2) Follow the advice of your doc (the cocktail seems most excessive, if not hysterical, at this point unless the client population was HIV+. Besides which you would want to get an HIV antibody test BEFORE taking these drugs anyway, for legal purposes. You might want to sue. ).
    3) ALL reputable facilities and healthcare education organizations have WRITTEN needlestick policies.
    4) However well-meaning, nice, etc. whatever your instructor is, she is incompetent and guilty of professional malpractice, if what you say is true. AND the school is legally liable as well. I can only assume that this school is NOT accredited and wonder why you are paying them when there are REAL nursing schools around.
    5) Sharps containers in many different sizes can be obtained from any large pharmacy, often for free. And NO, a Coke bottle does not count as a sharps container (what happens when you drop and break it?)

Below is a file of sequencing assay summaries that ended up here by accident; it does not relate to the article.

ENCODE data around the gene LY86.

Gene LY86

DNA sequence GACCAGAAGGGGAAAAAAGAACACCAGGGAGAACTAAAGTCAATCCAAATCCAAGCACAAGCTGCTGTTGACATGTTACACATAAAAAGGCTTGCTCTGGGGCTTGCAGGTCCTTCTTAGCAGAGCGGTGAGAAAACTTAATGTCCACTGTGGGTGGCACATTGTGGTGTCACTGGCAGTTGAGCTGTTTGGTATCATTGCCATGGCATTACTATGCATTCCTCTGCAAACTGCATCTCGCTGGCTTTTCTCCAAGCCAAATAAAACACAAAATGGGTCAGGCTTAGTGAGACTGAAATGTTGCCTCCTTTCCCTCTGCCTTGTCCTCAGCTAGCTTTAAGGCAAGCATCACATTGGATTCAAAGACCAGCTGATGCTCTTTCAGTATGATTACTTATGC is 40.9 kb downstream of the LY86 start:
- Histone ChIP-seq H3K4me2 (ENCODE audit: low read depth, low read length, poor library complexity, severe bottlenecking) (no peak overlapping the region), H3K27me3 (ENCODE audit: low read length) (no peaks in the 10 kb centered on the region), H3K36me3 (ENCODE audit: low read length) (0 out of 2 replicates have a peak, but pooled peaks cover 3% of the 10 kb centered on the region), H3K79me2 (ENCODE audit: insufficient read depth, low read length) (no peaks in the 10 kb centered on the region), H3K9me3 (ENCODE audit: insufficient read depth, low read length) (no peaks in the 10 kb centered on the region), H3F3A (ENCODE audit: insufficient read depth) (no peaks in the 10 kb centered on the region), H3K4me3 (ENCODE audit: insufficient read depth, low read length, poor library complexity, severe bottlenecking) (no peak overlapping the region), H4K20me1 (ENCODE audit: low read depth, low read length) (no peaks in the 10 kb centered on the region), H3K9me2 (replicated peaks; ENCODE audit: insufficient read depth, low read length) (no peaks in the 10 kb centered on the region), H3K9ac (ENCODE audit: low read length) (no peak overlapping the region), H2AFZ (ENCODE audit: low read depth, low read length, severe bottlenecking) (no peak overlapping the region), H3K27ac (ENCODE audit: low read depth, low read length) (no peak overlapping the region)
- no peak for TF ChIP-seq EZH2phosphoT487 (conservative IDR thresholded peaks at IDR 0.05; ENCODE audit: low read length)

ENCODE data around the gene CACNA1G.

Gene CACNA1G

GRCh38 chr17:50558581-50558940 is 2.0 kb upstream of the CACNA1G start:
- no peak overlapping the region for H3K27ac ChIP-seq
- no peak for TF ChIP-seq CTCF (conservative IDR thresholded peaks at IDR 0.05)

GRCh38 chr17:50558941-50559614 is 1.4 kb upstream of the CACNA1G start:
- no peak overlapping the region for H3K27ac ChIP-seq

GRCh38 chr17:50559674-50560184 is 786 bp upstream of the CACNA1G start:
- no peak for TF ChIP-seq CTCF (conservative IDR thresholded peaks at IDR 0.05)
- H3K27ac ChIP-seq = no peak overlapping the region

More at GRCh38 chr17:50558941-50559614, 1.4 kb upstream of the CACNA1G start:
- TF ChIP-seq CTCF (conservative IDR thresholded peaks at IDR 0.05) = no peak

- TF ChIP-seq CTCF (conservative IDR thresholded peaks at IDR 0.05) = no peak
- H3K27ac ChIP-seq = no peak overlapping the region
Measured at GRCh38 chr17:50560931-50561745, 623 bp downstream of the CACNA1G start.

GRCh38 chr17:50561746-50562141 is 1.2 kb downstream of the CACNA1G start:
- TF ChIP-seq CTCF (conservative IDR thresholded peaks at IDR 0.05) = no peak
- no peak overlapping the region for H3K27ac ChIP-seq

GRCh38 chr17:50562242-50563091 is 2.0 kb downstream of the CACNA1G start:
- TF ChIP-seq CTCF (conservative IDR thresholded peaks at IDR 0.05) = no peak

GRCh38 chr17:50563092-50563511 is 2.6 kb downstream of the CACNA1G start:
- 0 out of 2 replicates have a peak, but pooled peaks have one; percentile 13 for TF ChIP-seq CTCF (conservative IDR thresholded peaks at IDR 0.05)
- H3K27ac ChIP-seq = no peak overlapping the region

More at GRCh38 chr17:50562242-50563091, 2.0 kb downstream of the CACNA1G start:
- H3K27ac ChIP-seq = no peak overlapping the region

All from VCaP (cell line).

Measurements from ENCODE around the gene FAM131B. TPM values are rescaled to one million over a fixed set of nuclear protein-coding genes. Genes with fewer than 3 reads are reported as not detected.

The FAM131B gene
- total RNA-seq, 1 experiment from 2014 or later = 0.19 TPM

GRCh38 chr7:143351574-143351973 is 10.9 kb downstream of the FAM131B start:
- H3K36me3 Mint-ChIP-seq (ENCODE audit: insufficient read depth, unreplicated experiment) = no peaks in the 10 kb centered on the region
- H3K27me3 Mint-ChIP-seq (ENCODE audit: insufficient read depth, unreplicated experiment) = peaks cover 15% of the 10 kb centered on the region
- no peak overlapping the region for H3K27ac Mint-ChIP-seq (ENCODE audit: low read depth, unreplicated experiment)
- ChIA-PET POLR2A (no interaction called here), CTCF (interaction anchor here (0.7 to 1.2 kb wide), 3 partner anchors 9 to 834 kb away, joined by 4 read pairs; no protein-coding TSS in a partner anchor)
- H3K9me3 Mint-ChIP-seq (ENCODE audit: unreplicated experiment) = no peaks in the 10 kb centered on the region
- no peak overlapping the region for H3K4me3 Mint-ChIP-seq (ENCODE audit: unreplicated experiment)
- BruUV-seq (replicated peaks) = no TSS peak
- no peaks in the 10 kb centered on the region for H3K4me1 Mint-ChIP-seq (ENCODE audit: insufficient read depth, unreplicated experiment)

6) Sharps containers, small or large, need to be nearby and need to be used whenever you are using sharp (duh!) objects like needles, IV catheters, lancettes, etc.
    7) The learning messages from all of this: NEVER RECAP, ALWAYS use a sharps container, find a competent nursing school, and get private malpractice insurance for yourself.
    Last edit by sjoe on Sep 26, '02
  5. by   fab4fan
    Originally posted by CaliNurse
    beaRNwhenIgroUP,

    FIRST, THE PATIENT MUST BE TESTED. That is an automatic occurence at our facility. If their is a stick we have a preprinted doctors order sheet that patient is tested for EVERYTHING!

    Cali
    I'm not sure how you can get around getting permission from the pt to test for HIV. I thought if someone has a needlestick, the pt has to be asked if he/she will give permission to be tested, and if he/she says "no", then the "stickee" is out of luck.

    Maybe this is just particular to PA.
  6. by   Tim-GNP